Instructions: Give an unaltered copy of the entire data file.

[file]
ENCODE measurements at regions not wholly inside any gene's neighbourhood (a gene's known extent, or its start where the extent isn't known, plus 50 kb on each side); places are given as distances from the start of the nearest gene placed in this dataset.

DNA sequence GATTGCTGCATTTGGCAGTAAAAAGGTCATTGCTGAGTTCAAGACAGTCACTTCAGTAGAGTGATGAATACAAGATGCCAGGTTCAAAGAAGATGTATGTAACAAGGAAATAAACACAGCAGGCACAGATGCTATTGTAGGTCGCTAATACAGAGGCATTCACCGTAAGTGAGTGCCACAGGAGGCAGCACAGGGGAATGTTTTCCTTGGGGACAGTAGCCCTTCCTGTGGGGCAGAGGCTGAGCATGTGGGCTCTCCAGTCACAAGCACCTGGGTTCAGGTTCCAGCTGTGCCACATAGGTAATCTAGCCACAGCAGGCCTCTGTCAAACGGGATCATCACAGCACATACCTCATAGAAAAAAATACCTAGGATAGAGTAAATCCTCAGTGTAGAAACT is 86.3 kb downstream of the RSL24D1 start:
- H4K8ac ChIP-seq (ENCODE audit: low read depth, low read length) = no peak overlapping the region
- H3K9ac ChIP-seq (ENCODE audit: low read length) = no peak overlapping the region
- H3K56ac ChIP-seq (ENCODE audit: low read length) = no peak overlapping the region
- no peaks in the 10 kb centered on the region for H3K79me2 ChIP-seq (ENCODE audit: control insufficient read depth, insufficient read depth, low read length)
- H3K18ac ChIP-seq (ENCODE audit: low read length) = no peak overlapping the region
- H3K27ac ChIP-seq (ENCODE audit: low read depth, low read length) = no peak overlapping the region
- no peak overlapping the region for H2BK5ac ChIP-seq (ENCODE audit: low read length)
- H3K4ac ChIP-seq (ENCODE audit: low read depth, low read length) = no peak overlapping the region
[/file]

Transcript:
ENCODE measurements at regions not wholly inside any gene's neighbourhood (a gene's known extent, or its start where the extent isn't known, plus 50 kb on each side); places are given as distances from the start of the nearest gene placed in this dataset.

DNA sequence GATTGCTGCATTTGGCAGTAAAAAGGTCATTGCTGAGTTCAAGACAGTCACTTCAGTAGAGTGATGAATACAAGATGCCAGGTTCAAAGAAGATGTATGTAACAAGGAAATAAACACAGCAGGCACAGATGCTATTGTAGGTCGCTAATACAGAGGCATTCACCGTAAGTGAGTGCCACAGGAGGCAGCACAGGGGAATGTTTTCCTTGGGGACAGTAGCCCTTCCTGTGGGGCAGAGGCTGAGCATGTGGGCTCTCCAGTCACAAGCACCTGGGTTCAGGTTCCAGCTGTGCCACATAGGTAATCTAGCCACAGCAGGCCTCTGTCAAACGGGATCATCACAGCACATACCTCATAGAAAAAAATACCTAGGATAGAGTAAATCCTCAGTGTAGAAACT is 86.3 kb downstream of the RSL24D1 start:
- H4K8ac ChIP-seq (ENCODE audit: low read depth, low read length) = no peak overlapping the region
- H3K9ac ChIP-seq (ENCODE audit: low read length) = no peak overlapping the region
- H3K56ac ChIP-seq (ENCODE audit: low read length) = no peak overlapping the region
- no peaks in the 10 kb centered on the region for H3K79me2 ChIP-seq (ENCODE audit: control insufficient read depth, insufficient read depth, low read length)
- H3K18ac ChIP-seq (ENCODE audit: low read length) = no peak overlapping the region
- H3K27ac ChIP-seq (ENCODE audit: low read depth, low read length) = no peak overlapping the region
- no peak overlapping the region for H2BK5ac ChIP-seq (ENCODE audit: low read length)
- H3K4ac ChIP-seq (ENCODE audit: low read depth, low read length) = no peak overlapping the region